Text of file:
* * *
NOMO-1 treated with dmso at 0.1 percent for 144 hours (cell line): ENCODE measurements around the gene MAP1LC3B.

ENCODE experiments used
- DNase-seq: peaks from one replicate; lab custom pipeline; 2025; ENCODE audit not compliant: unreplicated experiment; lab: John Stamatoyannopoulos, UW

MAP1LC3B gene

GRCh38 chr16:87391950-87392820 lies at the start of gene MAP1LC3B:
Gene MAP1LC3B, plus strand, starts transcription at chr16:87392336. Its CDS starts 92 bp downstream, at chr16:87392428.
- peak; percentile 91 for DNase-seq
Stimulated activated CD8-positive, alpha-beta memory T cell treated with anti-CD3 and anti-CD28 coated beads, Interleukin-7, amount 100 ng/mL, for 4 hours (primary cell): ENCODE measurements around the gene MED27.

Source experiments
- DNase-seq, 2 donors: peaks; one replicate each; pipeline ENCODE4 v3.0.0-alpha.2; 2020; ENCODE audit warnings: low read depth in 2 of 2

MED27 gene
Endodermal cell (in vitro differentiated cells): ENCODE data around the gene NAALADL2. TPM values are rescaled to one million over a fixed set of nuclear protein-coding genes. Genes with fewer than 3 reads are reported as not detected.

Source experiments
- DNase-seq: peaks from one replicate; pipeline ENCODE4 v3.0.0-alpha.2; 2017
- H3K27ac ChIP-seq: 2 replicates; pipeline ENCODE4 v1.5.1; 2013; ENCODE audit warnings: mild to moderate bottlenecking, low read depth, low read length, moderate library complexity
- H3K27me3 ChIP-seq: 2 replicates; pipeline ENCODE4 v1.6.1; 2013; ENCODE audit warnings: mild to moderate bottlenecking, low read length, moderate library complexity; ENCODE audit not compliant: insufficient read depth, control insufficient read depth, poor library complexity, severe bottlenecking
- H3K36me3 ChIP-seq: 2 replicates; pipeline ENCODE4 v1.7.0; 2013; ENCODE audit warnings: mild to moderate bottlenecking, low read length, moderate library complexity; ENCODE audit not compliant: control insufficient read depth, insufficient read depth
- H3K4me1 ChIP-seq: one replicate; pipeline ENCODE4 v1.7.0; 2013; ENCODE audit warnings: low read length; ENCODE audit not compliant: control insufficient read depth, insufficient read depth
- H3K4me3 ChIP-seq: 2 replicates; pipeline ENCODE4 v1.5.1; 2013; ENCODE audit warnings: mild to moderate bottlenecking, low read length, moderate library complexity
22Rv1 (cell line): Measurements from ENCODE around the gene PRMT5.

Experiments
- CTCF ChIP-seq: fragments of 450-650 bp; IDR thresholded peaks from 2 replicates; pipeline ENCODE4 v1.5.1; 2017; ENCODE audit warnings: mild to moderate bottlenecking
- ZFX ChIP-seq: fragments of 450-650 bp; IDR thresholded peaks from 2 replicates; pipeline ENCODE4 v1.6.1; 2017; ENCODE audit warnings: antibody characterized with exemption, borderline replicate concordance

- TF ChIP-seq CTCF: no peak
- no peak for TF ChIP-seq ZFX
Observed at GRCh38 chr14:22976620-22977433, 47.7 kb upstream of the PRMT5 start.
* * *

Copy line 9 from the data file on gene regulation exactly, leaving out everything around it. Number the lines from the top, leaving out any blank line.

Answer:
Source experiments